In 2005 Sokol served as a Non-Resident Fellow at Harvard's W.E.B. Du Bois Institute. In that capacity, he worked on assorted television projects dealing with African- American History.
Sokol has appeared on the following Radio broadcasts; Weekend All Things Considered (NPR), Brian Lehrer Show (WNYC), Michaelangelo Signorile Show (Sirius), John Batchelor Show (ABC), Morning Edition (WMOT Nashville), Afternoon Magazine (WILL Urbana), Morning Show (WAOK Atlanta), Local All Things Considered (WFCR Amherst), Jon Rothman Show (KGO San Francisco), Alvin Jones Show (WCBQ Raleigh), Paul Edwards Program (WLQV Detroit), and has also appeared on Book TV (C-Span 2).
Additionally Sokol has a background in journaliam having worked as Editorial Intern, The Nation, New York, NY, Fall-Winter, 1999; Intern, New Haven Advocate, New Haven, CT, Summer 1998; and as a Staff Writer/Intern, Springfield Union-News, Springfield, MA, Summer 1995, Summer 1997.
In April 2001, Berkeley faculty members and graduate students strapped on their sneakers, goggles, and knee braces and hit the basketball court. I am proud to say that I co-founded the"Historians' Classic," and prouder still that the tradition persisted after I left the Bay Area. Days before the inaugural game, rumors flew about which historians would display their skills. Arguments flared over how to even out the teams. The event ultimately drew together professors from various fields - Waldo Martin, Jon Gjerde, Margaret Chowning, Peter Zinoman, and Bill Taylor among them - along with a gaggle of graduate students. After I passed along the leadership torch, the quality of the post-game barbecue improved - and so did the t-shirts. Because of the Classic, I now own a shirt that depicts Abraham Lincoln blocking George Washington's shot.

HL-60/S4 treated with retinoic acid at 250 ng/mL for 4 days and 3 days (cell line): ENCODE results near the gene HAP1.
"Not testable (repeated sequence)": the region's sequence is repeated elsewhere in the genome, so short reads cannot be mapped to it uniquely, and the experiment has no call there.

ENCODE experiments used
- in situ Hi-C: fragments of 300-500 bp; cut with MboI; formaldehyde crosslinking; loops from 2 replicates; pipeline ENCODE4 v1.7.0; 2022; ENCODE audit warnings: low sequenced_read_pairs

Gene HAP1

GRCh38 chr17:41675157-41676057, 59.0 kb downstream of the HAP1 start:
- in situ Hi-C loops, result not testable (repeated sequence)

The whole idea was to lure historians out of their offices and into the Berkeley sunshine - to foster some departmental spirit and celebrate the school year's end. One other goal was just as plain. In organizing a basketball game among professional historians, I was attempting, however lamely, to join the wildest of my childhood fantasies with a fast approaching future.
I doubt very many of us can state that our original dream was to become a historian. Mine certainly was not; I wanted to be a basketball player. My hometown of Springfield, Massachusetts may possess several problems endemic to small Northeastern cities - poverty, a loss of jobs, escalating crime and racial tension - but it will always boast the Basketball Hall of Fame. My friends and I trumpeted that fact with both mockery and pride. In retrospect, I think that my childhood in Springfield's well-integrated schools - and basketball courts - sparked my interest in America?s racial past.
I am five-feet eight-inches tall (on a good day), and I did not confront the implications of this reality until early in high school. Even in college, I played briefly for Oberlin's basketball team. We won just a single game during my senior year. I warmed the bench for the worst team in the conference. I attended classes and practice by day, and wrote my honors thesis in the evening. As one career dream finally faded, another displaced it. I hurled myself into my new passion, and I feel as though I only recently came up for air.